EU 27 regional assessment: Not Evaluated (NE)

Avena volgensis is a specialized weed of a local landrace of Triticum dicoccum. This landrace has been replaced with commercial varieties since the 1950s and the population of this weed has therefore declined dramatically. It is suspected that the species faces a high risk of extinction; however, in order to assess it, more information on the rate of decline in the last ten years or the actual area of occupancy is needed. It is therefore assessed as Data Deficient.

It does not occur within the EU 27.

Creative Commons Attribution Non Commercial Share Alike 3.0 (CC BY-NC-SA 3.0)

© International Union for Conservation of Nature and Natural Resources

Source: IUCN

Trusted

Article rating from 0 people

Average rating: 2.5 of 5

National NatureServe Conservation Status

Canada

Rounded National Status Rank: NNA - Not Applicable

United States

Rounded National Status Rank: NNA - Not Applicable

Creative Commons Attribution Non Commercial 3.0 (CC BY-NC 3.0)

© NatureServe

Source: NatureServe

Trusted

Article rating from 0 people

Average rating: 2.5 of 5

NatureServe Conservation Status

Rounded Global Status Rank: GNR - Not Yet Ranked

Creative Commons Attribution Non Commercial 3.0 (CC BY-NC 3.0)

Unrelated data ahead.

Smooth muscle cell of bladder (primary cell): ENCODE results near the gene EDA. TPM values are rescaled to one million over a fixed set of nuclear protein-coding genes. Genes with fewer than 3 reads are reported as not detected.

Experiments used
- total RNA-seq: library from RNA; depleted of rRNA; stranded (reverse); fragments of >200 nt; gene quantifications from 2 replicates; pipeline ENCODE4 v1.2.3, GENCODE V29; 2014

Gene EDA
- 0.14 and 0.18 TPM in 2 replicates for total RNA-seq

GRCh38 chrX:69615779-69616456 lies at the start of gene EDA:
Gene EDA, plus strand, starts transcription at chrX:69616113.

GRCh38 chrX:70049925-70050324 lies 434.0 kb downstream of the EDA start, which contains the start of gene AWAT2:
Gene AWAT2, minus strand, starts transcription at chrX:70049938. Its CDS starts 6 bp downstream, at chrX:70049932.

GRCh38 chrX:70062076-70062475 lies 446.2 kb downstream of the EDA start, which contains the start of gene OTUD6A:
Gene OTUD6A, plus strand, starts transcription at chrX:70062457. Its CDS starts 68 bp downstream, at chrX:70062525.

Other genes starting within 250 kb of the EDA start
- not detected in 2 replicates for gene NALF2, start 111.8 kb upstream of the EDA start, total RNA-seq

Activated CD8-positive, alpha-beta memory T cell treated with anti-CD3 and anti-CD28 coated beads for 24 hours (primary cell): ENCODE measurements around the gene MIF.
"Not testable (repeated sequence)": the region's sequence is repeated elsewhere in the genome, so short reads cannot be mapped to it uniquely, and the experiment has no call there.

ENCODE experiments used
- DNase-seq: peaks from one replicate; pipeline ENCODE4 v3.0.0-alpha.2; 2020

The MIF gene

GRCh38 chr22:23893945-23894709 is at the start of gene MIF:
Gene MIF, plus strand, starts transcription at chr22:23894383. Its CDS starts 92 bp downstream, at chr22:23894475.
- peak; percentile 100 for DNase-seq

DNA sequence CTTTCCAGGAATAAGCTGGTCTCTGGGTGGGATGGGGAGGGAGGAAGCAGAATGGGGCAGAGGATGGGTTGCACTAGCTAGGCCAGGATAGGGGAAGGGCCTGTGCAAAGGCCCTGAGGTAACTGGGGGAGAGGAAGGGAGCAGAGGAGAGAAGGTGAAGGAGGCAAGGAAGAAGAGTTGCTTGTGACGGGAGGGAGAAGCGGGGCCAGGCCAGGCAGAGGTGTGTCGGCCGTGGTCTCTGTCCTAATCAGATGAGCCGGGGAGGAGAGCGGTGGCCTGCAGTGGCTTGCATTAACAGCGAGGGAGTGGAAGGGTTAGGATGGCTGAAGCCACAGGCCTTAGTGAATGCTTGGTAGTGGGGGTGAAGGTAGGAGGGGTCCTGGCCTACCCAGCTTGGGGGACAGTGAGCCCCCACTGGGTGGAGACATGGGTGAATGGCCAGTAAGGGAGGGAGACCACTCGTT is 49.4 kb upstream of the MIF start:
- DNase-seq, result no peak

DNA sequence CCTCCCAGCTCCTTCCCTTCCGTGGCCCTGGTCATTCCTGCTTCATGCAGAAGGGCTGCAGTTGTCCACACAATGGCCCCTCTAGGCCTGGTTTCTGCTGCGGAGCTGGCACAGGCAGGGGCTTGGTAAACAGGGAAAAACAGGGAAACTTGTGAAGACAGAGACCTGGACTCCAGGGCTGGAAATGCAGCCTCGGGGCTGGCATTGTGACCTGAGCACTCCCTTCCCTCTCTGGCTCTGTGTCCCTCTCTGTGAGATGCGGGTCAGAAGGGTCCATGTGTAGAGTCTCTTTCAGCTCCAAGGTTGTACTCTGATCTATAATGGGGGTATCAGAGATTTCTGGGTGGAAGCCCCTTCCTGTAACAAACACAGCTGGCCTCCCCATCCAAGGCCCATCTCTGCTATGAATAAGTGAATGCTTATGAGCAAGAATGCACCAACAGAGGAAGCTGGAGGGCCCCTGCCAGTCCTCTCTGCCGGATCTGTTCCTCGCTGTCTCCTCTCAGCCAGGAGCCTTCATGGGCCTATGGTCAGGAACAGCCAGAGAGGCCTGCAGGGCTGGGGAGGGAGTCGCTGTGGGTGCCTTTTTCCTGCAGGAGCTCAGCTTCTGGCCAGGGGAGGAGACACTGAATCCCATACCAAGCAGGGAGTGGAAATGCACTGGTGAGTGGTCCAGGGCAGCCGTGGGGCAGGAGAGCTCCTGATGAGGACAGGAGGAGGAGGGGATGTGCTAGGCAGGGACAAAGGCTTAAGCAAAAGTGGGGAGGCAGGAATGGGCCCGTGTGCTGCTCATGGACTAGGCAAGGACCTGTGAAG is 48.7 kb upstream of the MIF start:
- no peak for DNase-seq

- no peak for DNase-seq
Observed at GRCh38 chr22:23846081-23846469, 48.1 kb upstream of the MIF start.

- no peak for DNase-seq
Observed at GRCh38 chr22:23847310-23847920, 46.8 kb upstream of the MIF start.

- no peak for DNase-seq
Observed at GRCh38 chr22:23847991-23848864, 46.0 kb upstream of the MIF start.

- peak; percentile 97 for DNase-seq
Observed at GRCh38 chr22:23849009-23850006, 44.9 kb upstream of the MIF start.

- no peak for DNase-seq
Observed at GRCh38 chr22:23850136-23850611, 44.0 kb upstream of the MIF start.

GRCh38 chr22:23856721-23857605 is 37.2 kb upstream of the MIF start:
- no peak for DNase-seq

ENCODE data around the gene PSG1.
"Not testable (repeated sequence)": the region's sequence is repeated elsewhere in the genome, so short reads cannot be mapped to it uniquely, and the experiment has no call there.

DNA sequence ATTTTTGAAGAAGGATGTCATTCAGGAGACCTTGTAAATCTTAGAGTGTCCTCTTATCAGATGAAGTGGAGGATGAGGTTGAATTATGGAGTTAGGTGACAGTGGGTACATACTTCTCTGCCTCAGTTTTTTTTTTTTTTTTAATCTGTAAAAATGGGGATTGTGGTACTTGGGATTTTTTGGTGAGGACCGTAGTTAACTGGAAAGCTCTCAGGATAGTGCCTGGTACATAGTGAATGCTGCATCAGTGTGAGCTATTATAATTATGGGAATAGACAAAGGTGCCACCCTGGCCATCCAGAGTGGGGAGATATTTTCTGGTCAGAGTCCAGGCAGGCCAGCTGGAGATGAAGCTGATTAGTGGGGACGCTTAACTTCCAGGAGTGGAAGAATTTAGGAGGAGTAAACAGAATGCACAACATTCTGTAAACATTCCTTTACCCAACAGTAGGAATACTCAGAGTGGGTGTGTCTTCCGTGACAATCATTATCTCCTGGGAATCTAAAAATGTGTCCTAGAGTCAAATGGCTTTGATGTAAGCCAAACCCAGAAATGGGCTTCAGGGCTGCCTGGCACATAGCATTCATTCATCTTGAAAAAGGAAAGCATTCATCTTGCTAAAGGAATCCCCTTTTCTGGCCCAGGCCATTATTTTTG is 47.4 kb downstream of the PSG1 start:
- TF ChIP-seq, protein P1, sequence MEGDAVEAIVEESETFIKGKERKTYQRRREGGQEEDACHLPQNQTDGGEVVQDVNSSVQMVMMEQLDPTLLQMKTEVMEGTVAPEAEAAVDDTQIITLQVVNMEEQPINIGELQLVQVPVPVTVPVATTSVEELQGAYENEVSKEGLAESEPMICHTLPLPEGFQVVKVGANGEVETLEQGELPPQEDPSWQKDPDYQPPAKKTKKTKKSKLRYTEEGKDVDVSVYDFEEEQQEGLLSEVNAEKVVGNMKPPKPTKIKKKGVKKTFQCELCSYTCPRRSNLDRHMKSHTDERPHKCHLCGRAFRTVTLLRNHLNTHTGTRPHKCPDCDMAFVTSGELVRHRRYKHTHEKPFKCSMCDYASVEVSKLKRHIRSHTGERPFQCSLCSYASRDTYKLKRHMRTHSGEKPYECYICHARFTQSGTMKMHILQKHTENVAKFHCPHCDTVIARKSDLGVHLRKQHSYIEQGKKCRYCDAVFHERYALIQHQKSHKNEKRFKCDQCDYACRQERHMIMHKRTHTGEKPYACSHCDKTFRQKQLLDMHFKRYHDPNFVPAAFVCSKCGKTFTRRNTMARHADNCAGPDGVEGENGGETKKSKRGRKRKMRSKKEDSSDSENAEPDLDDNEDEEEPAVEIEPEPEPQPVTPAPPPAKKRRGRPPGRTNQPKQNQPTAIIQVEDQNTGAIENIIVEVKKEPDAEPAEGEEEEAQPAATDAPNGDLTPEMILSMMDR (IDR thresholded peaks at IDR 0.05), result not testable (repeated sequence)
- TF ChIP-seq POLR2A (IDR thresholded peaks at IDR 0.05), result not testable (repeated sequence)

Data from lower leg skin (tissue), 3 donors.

© NatureServe

Source: NatureServe

Trusted

Article rating from 0 people

Average rating: 2.5 of 5

Population

Population
The population of this species is in severe decline. It has probably declined by 80% since 1950.

Population Trend
Decreasing
Creative Commons Attribution Non Commercial Share Alike 3.0 (CC BY-NC-SA 3.0)

© International Union for Conservation of Nature and Natural Resources

Source: IUCN

Trusted

Article rating from 0 people

Average rating: 2.5 of 5

Threats

Major Threats
It is threatened by the replacement of landraces with commercial crops.
Creative Commons Attribution Non Commercial Share Alike 3.0 (CC BY-NC-SA 3.0)

© International Union for Conservation of Nature and Natural Resources

Source: IUCN

Trusted

Article rating from 0 people

Average rating: 2.5 of 5

Management

Conservation Actions

Conservation Actions
The genus Avena is listed in Annex I of the International Treaty on Plant Genetic Resources for Food and Agriculture.

No germplasm accessions of A. volgensis are reported by EURISCO to be held in European genebanks (EURISCO Catalogue 2010). The ex situ conservation status of this species needs to be determined.

Information on the population size, distribution and trend in the last ten years is needed.
Creative Commons Attribution Non Commercial Share Alike 3.0 (CC BY-NC-SA 3.0)

© International Union for Conservation of Nature and Natural Resources

Source: IUCN

Trusted

Article rating from 0 people

Average rating: 2.5 of 5

These species are introduced in Switzerland.
  • Aeschimann, D. & C. Heitz. 2005. Synonymie-Index der Schweizer Flora und der angrenzenden Gebiete (SISF). 2te Auflage. Documenta Floristicae Helvetiae N° 2. Genève.   http://www.crsf.ch/ External link.
Creative Commons Attribution 3.0 (CC BY 3.0)

© Info Flora (CRSF/ZDSF) & Autoren 2005